The Importance of Folic Acid for Women

This subject is near and dear to my heart. Some of you may know that I was born with spinal bifida. Others of you may not. I have been blessed to live a fairly unrestricted life. I have few physical limitations, few neurological symptoms, and full mobility. Others living with spinal bifida are not so unrestricted.
Spina bifida, or open spine, is a congenital neural tube defect in which a part of the tube (in the spine and backbone) does not close or develop. The neural tube typically closes in the first 28 days of the pregnancy, often before the mother knows she is pregnant.
After birth, the child must have surgery to repair the defect (as much as possible). My first surgery was at 6 days old. Depending on lasting effects, the child may have to undergo additional surgeries, tests, and learn to deal with additional problems that may stem from the defect (bladder/bowel problems, mobility issues, learning disabilities, etc.)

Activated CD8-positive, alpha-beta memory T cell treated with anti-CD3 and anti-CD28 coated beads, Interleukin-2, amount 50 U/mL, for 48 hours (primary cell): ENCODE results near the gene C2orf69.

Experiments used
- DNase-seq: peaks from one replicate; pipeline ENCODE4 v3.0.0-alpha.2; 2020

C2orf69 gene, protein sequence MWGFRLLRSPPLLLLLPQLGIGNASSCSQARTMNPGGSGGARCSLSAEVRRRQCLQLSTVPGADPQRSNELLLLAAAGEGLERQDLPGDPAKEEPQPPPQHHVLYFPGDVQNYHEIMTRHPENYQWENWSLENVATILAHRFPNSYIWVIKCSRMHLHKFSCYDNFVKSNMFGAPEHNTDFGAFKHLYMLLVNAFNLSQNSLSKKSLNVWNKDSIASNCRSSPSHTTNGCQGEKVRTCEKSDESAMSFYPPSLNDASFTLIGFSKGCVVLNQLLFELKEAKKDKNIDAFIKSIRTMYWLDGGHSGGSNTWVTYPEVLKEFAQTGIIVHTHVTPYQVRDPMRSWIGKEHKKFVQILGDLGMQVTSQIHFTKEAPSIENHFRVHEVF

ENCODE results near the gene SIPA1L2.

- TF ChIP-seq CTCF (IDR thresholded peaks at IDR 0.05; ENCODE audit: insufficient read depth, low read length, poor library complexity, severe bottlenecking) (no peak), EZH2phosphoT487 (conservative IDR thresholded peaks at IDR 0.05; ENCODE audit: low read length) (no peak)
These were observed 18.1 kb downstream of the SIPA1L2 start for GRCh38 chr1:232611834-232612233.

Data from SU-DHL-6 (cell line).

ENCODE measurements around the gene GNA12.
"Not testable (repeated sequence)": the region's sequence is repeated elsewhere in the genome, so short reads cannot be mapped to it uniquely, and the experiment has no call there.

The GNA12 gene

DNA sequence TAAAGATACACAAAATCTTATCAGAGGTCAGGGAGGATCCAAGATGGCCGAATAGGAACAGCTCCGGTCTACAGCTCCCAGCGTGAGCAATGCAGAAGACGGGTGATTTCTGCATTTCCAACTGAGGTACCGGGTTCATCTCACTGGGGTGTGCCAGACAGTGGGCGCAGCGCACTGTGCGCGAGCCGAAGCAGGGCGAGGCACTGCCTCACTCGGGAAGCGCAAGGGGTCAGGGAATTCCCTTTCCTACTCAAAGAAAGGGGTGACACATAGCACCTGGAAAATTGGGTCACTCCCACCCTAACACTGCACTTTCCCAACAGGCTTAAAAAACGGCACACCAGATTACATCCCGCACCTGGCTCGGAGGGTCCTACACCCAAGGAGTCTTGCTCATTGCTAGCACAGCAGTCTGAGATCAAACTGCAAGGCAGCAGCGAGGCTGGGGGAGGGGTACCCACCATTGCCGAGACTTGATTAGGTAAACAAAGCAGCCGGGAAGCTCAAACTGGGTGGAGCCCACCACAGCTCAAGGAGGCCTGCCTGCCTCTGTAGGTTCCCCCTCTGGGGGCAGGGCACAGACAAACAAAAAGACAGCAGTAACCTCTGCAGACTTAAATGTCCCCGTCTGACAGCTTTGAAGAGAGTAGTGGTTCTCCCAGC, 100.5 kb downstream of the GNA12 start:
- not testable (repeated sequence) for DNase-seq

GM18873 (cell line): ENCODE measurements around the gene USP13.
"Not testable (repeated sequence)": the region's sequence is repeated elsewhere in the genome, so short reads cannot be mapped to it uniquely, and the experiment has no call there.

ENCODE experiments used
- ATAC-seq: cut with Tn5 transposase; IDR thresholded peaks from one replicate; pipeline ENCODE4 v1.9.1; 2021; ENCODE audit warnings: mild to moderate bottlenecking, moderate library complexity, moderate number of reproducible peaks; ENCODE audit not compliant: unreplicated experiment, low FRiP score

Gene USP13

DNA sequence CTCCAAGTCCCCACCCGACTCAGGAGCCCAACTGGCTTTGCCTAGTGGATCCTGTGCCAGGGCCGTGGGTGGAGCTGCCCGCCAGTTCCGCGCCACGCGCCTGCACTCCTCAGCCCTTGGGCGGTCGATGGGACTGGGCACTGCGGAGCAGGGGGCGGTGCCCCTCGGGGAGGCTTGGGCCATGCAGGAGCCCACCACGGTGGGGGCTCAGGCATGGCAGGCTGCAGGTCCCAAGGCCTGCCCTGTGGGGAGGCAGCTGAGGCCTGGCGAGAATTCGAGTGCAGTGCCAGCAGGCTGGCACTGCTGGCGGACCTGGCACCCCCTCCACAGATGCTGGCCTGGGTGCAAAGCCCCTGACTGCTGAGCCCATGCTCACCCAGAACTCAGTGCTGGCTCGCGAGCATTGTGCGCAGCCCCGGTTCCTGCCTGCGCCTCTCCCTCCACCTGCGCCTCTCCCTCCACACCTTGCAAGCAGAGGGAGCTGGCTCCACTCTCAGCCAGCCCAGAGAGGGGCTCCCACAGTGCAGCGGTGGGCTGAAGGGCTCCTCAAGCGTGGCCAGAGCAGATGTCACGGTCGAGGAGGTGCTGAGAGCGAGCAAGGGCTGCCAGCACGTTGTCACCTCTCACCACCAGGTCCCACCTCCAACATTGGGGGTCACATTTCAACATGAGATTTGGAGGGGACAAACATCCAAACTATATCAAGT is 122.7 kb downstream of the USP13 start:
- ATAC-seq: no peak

Research shows that folic acid significantly reduces the chance of a child being born with spinal bifida. Folic acid is a B-type vitamin that is essential for a variety of body functions. You absorb some folic acid from your diet, but you should take a supplement to ensure you get the amount your body needs to run properly.
If you are of child bearing age, you should take 400 mcg of folic acid daily. If you have spinal bifidia or have a child with spinal bifidia, you should take 4000 mcg of folic acid daily.
Most prenatal vitamins have 400 mcg of folic acid. Before purchasing, verify that the required amount is included. If not, purchase a folic acid supplement.
Spinal Bifidia and Folid Acid information found at and

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